Tolstoy and serfdom

Essay by tgravyCollege, UndergraduateA, November 2004

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A Serf ... a person bound to a land and remains when it is sold.

Serfdom was a part of Russia, since the Mongol invasion. The system originated during feudal times and was a means of protection and income for vulnerable peasants. By the early 18th century, much of Western Europe had abandoned serfdom. Russia however, continued in its society of serfs.

There were 3 types of serfs, state peasants that worked for the government, proprietary serfs, and house peasants like Geraism, a character in the story. While the government would send state peasants to perform jobs which had few willing employees, most peasants worked on farms. Other serfs worked as cooks or nannies and some were even artists and musicians. Serfs were generally illiterate. We say generally because some felt compassion for them. Before joining the army in 1851, Leo Tolstoy dropped out of the university and returned home to open a school for peasant children on his estate.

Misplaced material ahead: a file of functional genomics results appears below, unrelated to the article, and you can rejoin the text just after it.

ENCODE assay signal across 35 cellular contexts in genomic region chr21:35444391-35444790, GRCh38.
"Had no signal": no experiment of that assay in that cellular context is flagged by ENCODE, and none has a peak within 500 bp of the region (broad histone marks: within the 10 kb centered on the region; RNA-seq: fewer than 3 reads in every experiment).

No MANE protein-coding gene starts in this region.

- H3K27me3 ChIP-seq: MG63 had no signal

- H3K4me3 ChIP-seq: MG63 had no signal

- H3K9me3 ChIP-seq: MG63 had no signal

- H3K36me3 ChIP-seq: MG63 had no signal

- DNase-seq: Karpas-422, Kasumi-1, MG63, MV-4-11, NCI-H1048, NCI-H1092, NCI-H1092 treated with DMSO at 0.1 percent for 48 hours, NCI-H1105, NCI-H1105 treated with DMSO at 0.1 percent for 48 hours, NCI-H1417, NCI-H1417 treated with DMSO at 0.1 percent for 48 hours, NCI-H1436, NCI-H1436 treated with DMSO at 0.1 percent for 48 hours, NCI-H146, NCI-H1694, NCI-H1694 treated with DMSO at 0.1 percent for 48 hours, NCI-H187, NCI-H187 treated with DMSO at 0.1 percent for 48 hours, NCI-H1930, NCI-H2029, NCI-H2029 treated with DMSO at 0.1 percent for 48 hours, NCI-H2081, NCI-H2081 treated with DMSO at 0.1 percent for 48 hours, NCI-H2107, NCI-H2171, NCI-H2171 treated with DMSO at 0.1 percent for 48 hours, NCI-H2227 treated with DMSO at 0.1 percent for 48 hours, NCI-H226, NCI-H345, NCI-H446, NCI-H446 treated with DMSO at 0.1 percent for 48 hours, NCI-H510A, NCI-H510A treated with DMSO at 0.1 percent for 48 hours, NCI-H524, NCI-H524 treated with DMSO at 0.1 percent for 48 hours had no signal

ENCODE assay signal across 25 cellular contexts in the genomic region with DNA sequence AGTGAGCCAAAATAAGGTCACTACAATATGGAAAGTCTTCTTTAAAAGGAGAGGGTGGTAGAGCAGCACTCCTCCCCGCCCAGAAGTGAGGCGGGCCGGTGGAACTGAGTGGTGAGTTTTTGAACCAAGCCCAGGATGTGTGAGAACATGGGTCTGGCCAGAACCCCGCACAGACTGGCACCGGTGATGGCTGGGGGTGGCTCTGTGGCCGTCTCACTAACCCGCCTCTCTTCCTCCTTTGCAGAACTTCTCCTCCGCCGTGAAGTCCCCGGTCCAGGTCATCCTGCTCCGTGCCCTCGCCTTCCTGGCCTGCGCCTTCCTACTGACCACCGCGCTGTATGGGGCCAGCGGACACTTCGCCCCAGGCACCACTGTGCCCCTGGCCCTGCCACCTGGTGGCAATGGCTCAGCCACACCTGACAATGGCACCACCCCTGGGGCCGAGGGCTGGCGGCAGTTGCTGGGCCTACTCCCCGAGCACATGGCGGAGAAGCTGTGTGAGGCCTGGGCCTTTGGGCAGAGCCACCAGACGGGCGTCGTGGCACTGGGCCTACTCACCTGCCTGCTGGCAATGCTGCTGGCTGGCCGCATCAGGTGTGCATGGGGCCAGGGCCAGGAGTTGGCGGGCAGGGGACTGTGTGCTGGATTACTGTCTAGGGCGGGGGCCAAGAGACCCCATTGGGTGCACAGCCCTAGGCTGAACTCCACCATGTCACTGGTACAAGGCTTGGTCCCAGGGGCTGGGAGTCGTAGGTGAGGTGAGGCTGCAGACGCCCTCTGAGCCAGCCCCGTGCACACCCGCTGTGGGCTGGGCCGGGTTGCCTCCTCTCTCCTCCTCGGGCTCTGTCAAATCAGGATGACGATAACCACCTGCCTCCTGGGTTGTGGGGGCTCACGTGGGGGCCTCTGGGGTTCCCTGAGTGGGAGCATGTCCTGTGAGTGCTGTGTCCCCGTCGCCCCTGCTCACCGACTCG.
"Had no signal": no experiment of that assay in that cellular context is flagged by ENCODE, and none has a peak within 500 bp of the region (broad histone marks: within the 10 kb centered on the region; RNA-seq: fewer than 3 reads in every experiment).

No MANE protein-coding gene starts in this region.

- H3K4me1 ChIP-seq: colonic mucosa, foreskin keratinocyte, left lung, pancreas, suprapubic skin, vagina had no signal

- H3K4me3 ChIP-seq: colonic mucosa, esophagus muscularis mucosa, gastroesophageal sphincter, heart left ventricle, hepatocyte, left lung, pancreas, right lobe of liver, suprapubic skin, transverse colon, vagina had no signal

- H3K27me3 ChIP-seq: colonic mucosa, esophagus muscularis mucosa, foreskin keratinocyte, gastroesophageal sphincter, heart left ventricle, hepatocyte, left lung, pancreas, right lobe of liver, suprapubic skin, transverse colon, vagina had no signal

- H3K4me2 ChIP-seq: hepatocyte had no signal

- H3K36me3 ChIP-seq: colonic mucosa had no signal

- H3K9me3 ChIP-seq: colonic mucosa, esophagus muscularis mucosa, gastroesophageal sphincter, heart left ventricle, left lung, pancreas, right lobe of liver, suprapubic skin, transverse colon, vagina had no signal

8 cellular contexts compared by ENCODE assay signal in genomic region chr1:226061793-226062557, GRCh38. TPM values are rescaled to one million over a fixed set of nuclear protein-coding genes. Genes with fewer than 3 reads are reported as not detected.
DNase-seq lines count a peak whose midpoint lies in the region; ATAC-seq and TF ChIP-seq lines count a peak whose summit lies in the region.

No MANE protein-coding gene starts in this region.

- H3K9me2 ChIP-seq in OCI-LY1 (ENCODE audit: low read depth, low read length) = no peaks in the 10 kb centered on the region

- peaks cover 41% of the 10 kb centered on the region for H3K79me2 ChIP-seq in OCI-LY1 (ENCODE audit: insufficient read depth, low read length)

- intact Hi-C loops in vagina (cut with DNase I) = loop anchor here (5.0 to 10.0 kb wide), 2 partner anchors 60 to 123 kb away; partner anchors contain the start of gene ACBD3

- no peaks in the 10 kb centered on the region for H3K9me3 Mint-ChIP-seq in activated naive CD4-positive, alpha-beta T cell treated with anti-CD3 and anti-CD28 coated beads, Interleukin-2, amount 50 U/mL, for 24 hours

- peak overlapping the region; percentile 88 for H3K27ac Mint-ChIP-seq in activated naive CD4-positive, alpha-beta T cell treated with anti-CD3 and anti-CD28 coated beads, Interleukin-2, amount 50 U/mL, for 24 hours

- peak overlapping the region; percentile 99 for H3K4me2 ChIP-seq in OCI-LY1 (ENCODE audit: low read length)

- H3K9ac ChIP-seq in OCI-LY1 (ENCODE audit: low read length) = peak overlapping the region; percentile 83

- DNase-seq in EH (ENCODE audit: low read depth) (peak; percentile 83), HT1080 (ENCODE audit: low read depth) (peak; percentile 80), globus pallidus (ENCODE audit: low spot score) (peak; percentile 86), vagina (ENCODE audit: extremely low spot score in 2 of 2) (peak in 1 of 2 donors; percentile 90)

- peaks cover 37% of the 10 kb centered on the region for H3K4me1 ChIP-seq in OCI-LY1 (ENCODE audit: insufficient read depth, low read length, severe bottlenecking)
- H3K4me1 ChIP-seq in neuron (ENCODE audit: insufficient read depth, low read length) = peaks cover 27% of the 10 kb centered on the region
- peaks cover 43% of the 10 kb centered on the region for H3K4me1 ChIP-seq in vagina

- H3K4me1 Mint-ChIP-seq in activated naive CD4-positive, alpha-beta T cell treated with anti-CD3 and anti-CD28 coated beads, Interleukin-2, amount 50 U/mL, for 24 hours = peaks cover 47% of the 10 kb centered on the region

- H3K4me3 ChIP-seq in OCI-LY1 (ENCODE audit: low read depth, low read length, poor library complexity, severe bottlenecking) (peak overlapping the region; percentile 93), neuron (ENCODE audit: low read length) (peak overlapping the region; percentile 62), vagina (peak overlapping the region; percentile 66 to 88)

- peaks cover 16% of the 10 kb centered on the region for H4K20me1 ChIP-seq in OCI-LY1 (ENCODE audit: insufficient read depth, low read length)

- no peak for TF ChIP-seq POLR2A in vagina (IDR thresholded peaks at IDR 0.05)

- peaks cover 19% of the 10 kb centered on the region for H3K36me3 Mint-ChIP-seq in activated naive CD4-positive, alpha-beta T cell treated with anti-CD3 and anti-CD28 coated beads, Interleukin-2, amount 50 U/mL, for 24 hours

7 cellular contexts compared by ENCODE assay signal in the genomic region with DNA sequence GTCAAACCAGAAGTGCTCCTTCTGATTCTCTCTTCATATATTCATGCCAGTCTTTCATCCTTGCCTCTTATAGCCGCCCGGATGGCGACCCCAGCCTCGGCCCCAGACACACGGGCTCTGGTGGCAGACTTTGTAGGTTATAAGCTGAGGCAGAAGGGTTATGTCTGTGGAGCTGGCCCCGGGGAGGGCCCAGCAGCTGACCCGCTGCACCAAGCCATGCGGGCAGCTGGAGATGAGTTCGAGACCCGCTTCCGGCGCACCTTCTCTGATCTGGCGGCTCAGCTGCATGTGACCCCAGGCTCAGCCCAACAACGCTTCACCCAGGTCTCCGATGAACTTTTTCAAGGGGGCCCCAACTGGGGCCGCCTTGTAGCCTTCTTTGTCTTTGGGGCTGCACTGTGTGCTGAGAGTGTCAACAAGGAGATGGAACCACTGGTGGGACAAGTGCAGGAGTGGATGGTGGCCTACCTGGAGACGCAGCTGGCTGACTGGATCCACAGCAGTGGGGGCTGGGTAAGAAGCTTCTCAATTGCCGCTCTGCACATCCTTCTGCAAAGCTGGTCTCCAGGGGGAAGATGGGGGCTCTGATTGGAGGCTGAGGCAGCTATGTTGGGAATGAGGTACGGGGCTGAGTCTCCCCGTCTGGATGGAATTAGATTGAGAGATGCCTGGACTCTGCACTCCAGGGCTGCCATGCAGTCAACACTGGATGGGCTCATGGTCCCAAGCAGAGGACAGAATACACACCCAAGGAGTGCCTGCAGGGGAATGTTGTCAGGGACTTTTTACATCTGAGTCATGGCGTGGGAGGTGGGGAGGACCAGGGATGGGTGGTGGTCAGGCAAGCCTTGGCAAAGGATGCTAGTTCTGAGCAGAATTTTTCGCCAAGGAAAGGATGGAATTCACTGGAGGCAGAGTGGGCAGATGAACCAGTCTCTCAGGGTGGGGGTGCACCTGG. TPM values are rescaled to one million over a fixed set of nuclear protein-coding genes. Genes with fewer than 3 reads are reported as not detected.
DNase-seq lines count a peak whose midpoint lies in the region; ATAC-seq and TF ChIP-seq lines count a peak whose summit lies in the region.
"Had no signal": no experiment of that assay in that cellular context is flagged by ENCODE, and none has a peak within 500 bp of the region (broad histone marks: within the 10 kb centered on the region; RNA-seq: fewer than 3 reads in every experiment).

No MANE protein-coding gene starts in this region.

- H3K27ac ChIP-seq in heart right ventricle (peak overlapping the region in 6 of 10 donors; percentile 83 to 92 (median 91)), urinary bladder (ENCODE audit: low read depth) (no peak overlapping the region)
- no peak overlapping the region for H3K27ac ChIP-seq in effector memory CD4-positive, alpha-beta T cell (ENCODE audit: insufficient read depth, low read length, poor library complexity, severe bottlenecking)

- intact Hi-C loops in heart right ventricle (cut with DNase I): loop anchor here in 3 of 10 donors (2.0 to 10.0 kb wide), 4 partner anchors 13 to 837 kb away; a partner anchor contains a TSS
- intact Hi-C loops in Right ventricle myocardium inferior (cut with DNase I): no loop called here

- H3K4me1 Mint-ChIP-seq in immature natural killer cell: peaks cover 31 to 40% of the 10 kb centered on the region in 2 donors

He even taught some there.

As the idea that one could own another became a rising moral dilemma, the persistent abuse of serfs began to concern many people. This combined with the fear of peasant revolt lead to the 1861 emancipation manifesto that abolished serfdom. There were many problems even after the emancipation. Many peasants were illiterate and had to have the manifesto read to them. They did not trust their landlords and used mediators. Tolstoy took an active part in carrying out the reforms in his district. He worked as a mediator in conflicts between peasants and landowners, but soon resigned because of friction with landowners, who felt he was biased. Other problems existed like the fact that the serfs were required to take land, but didn't want it because of the debt that came with it. There...